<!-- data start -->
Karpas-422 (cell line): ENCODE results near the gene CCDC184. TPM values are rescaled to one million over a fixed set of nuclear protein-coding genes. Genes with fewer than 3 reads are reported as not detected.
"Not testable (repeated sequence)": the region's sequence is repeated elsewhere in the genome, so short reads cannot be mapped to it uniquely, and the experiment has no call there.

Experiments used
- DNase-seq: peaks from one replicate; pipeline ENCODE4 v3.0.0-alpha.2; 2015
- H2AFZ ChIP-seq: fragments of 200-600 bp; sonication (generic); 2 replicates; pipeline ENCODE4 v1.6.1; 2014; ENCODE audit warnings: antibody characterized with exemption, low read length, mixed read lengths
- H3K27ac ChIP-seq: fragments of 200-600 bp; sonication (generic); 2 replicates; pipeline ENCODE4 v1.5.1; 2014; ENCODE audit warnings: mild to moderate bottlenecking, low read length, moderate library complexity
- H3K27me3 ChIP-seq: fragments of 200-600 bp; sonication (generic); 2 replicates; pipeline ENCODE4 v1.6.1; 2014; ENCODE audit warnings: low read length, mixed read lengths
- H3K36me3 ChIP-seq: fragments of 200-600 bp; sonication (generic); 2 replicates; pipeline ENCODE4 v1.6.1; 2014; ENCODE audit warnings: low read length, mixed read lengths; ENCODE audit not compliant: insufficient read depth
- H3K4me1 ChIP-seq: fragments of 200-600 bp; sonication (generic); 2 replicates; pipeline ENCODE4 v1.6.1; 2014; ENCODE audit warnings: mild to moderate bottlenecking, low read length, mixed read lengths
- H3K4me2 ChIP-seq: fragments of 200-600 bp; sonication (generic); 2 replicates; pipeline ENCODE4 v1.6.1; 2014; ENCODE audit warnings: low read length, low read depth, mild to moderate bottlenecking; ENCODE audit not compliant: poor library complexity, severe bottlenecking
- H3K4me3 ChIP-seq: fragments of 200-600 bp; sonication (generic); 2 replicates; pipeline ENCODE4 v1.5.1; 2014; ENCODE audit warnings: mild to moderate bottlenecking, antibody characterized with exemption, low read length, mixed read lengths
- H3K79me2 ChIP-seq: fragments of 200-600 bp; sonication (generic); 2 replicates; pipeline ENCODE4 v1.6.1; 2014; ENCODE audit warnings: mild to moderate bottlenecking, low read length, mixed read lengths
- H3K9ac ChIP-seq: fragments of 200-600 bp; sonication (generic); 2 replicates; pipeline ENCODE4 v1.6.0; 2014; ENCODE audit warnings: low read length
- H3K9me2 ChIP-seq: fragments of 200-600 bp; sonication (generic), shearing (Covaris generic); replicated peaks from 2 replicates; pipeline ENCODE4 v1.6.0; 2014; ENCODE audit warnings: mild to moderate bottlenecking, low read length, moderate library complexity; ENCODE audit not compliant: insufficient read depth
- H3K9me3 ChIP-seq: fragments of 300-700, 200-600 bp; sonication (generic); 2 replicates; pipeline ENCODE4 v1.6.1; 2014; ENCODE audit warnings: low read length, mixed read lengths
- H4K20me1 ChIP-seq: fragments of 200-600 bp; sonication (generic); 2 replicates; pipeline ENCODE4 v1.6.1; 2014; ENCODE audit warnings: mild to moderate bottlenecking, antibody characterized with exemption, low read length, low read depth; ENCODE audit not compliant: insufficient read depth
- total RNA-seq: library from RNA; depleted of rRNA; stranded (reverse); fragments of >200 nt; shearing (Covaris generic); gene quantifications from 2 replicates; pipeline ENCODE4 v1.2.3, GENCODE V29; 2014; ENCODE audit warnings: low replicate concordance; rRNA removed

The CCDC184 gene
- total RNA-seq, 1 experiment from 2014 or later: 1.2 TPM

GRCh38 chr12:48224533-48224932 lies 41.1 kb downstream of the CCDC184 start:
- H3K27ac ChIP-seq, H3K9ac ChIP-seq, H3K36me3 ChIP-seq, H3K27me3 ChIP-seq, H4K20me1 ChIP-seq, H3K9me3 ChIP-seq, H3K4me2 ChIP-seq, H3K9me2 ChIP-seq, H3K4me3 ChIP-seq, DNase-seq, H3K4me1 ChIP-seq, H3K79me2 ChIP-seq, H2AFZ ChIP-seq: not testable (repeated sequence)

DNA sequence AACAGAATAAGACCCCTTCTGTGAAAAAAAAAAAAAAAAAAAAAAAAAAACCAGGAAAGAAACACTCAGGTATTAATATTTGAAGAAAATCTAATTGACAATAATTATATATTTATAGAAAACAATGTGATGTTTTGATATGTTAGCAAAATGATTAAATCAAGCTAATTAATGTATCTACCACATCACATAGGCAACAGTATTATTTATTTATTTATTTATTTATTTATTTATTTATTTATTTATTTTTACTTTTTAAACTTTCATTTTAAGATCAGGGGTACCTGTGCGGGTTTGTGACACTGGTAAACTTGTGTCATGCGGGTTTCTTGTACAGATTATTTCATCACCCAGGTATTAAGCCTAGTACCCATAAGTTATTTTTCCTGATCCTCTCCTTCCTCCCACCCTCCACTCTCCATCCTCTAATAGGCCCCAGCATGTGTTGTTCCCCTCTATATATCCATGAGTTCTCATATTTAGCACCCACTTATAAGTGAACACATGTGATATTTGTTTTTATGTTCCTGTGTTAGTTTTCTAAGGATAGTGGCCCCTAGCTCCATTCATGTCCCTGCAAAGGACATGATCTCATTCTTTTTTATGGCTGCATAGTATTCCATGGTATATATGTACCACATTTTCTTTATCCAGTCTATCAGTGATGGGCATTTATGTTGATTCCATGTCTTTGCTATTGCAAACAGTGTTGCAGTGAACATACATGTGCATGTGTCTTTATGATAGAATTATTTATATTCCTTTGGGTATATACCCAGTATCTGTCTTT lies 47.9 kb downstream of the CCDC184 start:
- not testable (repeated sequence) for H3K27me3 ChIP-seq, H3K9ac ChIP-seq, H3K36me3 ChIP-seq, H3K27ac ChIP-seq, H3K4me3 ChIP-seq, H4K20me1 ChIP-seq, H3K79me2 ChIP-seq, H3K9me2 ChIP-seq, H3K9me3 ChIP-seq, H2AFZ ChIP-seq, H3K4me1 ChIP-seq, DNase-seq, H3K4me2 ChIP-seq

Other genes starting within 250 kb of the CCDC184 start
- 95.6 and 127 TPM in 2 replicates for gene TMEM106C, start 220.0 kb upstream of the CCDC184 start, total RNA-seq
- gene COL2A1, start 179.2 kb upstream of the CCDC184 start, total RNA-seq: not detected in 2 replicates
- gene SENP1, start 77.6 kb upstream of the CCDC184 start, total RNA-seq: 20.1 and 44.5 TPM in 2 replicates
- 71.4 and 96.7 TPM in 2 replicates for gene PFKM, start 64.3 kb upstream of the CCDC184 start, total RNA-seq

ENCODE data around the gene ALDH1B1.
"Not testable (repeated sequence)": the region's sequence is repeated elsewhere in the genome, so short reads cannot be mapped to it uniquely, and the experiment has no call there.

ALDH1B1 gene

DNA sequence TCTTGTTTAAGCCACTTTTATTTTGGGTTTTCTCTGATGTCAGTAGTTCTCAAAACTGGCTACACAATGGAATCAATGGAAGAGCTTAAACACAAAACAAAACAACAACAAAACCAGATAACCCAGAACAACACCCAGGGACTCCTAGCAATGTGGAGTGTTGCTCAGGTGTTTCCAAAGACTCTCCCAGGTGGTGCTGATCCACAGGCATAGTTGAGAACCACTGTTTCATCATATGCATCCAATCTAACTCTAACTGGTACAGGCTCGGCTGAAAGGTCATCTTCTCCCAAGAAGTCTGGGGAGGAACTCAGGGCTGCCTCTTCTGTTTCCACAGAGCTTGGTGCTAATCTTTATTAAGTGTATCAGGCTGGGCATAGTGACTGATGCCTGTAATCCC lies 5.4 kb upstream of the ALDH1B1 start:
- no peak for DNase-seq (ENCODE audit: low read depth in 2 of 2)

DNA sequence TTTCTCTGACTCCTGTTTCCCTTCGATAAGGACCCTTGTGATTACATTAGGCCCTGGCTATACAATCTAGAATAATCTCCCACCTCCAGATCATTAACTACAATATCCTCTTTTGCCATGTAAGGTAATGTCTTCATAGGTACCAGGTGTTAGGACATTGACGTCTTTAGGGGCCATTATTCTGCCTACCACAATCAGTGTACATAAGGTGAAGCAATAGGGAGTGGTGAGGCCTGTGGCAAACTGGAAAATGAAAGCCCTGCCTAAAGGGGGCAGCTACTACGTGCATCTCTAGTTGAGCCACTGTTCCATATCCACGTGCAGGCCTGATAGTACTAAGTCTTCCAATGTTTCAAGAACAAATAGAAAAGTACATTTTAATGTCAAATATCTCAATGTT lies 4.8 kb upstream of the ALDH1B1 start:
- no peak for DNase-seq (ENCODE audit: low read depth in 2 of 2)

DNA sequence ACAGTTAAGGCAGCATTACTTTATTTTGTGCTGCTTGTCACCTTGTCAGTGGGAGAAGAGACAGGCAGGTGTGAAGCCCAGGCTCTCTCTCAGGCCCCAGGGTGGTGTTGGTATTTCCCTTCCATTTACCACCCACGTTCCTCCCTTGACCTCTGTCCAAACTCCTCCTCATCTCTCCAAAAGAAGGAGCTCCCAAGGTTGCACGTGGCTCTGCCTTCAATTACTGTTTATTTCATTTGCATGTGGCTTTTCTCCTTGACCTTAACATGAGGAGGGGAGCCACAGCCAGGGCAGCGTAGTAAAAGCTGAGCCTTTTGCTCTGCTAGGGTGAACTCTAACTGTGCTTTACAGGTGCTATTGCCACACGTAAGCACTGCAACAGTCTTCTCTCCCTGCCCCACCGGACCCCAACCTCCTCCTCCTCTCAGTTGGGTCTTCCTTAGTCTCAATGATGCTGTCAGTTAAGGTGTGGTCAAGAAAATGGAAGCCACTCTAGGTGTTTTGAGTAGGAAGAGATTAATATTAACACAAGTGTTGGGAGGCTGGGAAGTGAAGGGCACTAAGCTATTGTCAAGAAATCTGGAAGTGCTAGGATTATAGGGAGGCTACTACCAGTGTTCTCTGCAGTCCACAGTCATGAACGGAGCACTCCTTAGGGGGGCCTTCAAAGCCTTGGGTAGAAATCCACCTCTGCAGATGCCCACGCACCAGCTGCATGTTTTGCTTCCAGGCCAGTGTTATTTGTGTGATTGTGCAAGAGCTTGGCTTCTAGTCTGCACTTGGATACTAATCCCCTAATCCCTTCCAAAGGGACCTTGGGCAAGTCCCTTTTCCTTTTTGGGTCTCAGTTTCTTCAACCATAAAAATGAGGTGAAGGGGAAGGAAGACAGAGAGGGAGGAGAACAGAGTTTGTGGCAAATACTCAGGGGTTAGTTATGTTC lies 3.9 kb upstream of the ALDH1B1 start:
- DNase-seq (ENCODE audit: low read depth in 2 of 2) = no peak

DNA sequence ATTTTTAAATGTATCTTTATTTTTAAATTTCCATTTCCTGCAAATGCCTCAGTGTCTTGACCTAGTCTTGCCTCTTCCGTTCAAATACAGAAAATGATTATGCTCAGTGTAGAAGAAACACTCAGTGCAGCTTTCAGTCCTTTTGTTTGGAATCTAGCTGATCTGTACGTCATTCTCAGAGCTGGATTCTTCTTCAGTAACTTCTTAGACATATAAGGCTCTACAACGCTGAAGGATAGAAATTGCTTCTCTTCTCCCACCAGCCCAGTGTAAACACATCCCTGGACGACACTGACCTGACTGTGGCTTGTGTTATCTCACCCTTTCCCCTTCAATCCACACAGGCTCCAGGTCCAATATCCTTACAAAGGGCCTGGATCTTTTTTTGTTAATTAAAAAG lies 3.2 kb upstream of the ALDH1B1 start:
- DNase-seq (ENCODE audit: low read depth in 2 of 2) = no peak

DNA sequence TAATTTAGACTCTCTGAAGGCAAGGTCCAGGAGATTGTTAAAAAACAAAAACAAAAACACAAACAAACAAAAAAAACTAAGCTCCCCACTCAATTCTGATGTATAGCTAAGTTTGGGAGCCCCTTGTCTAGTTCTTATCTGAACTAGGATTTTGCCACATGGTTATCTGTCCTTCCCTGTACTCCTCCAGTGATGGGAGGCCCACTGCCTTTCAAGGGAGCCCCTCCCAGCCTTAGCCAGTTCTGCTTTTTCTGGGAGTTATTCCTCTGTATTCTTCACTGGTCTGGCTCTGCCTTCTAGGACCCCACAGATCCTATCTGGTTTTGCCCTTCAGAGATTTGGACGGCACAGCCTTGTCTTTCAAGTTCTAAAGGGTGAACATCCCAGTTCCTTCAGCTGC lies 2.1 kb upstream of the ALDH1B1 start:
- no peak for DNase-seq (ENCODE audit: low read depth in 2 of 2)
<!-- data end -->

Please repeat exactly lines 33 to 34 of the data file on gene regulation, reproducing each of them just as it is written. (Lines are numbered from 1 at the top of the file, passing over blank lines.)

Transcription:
- no peak for DNase-seq (ENCODE audit: low read depth in 2 of 2)

DNA sequence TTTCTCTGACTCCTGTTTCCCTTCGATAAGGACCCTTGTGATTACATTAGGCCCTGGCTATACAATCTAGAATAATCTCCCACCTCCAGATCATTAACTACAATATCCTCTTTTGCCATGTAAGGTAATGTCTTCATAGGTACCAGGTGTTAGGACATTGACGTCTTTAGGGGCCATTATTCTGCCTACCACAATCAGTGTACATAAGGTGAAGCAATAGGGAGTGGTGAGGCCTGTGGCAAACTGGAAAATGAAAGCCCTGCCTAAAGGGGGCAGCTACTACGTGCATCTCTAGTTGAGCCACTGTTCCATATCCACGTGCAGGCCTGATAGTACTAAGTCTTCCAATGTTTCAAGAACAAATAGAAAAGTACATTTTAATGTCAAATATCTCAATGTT lies 4.8 kb upstream of the ALDH1B1 start: